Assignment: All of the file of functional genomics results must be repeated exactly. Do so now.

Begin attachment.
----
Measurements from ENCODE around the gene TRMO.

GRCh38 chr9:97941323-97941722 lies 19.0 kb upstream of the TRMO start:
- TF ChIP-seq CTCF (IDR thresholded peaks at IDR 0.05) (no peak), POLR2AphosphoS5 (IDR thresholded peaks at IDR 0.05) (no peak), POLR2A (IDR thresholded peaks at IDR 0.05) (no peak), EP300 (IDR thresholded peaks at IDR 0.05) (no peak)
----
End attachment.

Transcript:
Measurements from ENCODE around the gene TRMO.

GRCh38 chr9:97941323-97941722 lies 19.0 kb upstream of the TRMO start:
- TF ChIP-seq CTCF (IDR thresholded peaks at IDR 0.05) (no peak), POLR2AphosphoS5 (IDR thresholded peaks at IDR 0.05) (no peak), POLR2A (IDR thresholded peaks at IDR 0.05) (no peak), EP300 (IDR thresholded peaks at IDR 0.05) (no peak)